What is it?
The future security environment will be an era of persistent conflict. In the past, great powers/alliances and the bi-polar world combined to suppress many independent actors and sources of conflict. We are on the leading edge of a period when an increasing number of actors (state, non-state, and individual) in a less constrained international arena, are more willing to use violence to pursue their ends. This will result in an expanding set of both actors and conflicts. In addition, seven enduring trends exacerbate these sources of conflict: Globalization conjoined with Technological innovations; Demographic changes coupled with increasing Urbanization; rising Resource demands; Climate change and natural disasters; Proliferation of weapons of mass destruction; and the consequences of Failed or failing states. These trends will create a future environment that presents a wide range of compound problem sets occurring unpredictably and perhaps simultaneously in time and space, not limited to natural disasters, terrorism, insurgency, civil war, state-on-state, or coalition conflict. Shattered internal societies, characterized by the absence of rule of law and extensive criminal activity, will complicate crises. In the convoluted conditions of this operational environment, fluid combinations of actors will seek to achieve their ends through hybrid combinations of traditional, irregular, catastrophic, and disruptive challenges. They will pursue their interests asymmetrically, unconstrained by moral and legal restrictions. Overall, the strategic environment presents a broad set of variables and a complex range of conditions that will set the stage for future land warfare.
Force Implications: Because of the complexity of conflict and the hybrid challenges presented, land forces must be full spectrum capable – able to combine offensive, defensive, and stability operations simultaneously as part of an interdependent joint force to seize, retain, and exploit the initiative. In our globalized world, land forces must rapidly respond to unanticipated conflicts in austere locations and be able to fight upon arrival – they must be expeditionary. As our recent combat experiences demonstrate, neither the duration nor the character of initially successful military campaigns are readily predictable. The complex strategic operating environment of persistent conflict will defy expedient resolution, requiring that we address the fundamental and enduring conditions that prompted the conflict. Land forces must therefore be campaign capable – continuing sustained operations for as long as necessary, adapting as required to unpredictable and often profound changes in the context and character of the conflict.
What has the Army done?
The Army’s existing transformation efforts are consistent with the future we describe. The creation of modular Army formations provides responsive organizations that can be tailored and scaled to respond to unforeseen contingencies and the differing characters of hybrid conflicts and diverse actors. Rebalancing capabilities between the active and reserve components has also added flexibility (expeditionary capable). New modular units are designed to operate across the spectrum of conflict from peacetime military engagement to major combat operations (full spectrum capable). As the FCS program continues, technology spin-outs will continue to be incorporated into existing formations to enhance current capabilities and further improve the Army’s ability to succeed in the future operating environment. In addition, the Army has changed its leader development processes to grow agile, adaptive leaders and has established organizations and programs to enhance language and cultural skills. As an example the Army, as part of a Joint effort, has developed and fielded Human Terrain Teams with reach-back capability that assists Joint Force Commanders in understanding the cultural environment in which they operate (full spectrum and campaign capable).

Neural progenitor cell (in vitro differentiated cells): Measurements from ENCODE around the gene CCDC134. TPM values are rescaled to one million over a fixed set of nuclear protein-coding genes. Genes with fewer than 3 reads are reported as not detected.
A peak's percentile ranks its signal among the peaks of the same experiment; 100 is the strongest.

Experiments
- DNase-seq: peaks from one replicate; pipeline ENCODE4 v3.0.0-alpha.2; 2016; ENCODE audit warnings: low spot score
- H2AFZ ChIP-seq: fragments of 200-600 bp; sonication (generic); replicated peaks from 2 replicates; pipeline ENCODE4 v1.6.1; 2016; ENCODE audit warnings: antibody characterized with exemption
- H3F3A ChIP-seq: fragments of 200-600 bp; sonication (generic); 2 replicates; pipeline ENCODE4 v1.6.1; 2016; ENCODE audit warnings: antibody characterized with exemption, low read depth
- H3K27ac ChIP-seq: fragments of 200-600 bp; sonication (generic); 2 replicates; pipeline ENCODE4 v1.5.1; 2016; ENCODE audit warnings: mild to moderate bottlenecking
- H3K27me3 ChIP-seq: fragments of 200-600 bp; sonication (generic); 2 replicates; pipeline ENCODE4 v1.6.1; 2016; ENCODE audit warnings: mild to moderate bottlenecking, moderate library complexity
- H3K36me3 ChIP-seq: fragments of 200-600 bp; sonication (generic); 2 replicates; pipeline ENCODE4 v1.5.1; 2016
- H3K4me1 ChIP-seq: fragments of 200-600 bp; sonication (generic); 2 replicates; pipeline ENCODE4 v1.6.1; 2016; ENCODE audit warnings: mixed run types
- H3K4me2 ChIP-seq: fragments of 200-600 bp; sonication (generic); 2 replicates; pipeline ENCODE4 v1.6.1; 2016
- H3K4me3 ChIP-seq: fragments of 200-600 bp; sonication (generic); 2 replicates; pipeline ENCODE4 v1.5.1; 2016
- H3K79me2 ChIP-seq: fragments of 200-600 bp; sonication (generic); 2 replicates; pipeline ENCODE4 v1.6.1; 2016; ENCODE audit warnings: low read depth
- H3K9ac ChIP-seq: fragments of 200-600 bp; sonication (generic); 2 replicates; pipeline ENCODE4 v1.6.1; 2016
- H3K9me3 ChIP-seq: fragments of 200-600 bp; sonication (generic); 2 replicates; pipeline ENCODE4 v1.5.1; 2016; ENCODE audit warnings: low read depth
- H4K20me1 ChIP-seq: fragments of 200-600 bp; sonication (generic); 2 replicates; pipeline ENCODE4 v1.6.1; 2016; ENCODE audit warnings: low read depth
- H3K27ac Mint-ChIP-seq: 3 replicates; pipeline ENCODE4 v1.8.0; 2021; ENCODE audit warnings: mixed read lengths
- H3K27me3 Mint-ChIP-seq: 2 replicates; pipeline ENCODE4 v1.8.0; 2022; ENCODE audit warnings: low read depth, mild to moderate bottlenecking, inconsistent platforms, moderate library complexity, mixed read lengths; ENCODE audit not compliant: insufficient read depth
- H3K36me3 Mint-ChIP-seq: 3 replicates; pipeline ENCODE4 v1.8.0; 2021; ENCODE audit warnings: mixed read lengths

What continued efforts does the Army have planned for the future?
The Army will continue to transform its organizations and institutions. In the near future, we will complete the transformation of units to brigade combat teams, multi-functional and functional brigades as the basis for employing forces, and we will adapt headquarters to facilitate the command and control of Joint Forces. Future Combat Systems (FCS) support modular formations by providing levels of Joint connectivity, situational awareness and understanding, and synchronized operations that were previously impossible (full spectrum and expeditionary capable). Accelerating the increase in Army end strength will allow the Army to create additional units that implement the Army Force Generation model and provide sufficient dwell time to develop full-spectrum trained and ready forces, led by leaders able to respond to uncertain, changing environments (campaign capable). On the one end of full-spectrum capability, Army forces will have capability and capacity to conduct security cooperation activities, to include train, advise, and assist missions. At the other end, the Army will be capable of conducting major combat operations and dominating the escalation of violence (full spectrum capable).
Why is this important to the Army?
To provide required forces to Combatant Commanders that in turn provide the President the widest range of political-military options, the Army must ensure that it is capable of operating across the breadth of potential operating environments. The uncertainty of timing, location, and scope of individual conflicts requires an agile expeditionary Army capable of responding to unexpected circumstances and sustaining that commitment for as long as the nation demands it.